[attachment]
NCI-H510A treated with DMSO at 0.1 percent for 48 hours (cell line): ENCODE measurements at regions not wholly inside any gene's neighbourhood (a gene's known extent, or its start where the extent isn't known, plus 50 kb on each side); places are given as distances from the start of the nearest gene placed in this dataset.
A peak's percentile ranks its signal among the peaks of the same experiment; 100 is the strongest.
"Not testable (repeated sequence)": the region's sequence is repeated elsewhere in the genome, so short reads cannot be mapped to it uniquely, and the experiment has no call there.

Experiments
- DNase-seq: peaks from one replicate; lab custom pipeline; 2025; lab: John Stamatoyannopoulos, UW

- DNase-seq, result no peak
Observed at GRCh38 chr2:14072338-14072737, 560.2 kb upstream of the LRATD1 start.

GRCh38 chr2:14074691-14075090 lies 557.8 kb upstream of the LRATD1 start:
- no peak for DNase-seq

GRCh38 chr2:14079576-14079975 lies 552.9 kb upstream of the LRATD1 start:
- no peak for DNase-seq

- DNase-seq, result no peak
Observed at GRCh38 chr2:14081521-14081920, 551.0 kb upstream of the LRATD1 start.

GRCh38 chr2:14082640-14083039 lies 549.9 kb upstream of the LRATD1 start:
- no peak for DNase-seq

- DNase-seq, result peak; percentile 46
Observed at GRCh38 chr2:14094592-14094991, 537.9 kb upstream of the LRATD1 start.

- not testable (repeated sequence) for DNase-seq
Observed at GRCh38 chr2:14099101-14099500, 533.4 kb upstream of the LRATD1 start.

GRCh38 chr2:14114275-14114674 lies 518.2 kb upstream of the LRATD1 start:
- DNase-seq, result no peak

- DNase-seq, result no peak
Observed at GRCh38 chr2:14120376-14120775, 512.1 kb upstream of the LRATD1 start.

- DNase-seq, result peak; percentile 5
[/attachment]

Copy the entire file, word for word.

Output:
NCI-H510A treated with DMSO at 0.1 percent for 48 hours (cell line): ENCODE measurements at regions not wholly inside any gene's neighbourhood (a gene's known extent, or its start where the extent isn't known, plus 50 kb on each side); places are given as distances from the start of the nearest gene placed in this dataset.
A peak's percentile ranks its signal among the peaks of the same experiment; 100 is the strongest.
"Not testable (repeated sequence)": the region's sequence is repeated elsewhere in the genome, so short reads cannot be mapped to it uniquely, and the experiment has no call there.

Experiments
- DNase-seq: peaks from one replicate; lab custom pipeline; 2025; lab: John Stamatoyannopoulos, UW

- DNase-seq, result no peak
Observed at GRCh38 chr2:14072338-14072737, 560.2 kb upstream of the LRATD1 start.

GRCh38 chr2:14074691-14075090 lies 557.8 kb upstream of the LRATD1 start:
- no peak for DNase-seq

GRCh38 chr2:14079576-14079975 lies 552.9 kb upstream of the LRATD1 start:
- no peak for DNase-seq

- DNase-seq, result no peak
Observed at GRCh38 chr2:14081521-14081920, 551.0 kb upstream of the LRATD1 start.

GRCh38 chr2:14082640-14083039 lies 549.9 kb upstream of the LRATD1 start:
- no peak for DNase-seq

- DNase-seq, result peak; percentile 46
Observed at GRCh38 chr2:14094592-14094991, 537.9 kb upstream of the LRATD1 start.

- not testable (repeated sequence) for DNase-seq
Observed at GRCh38 chr2:14099101-14099500, 533.4 kb upstream of the LRATD1 start.

GRCh38 chr2:14114275-14114674 lies 518.2 kb upstream of the LRATD1 start:
- DNase-seq, result no peak

- DNase-seq, result no peak
Observed at GRCh38 chr2:14120376-14120775, 512.1 kb upstream of the LRATD1 start.

- DNase-seq, result peak; percentile 5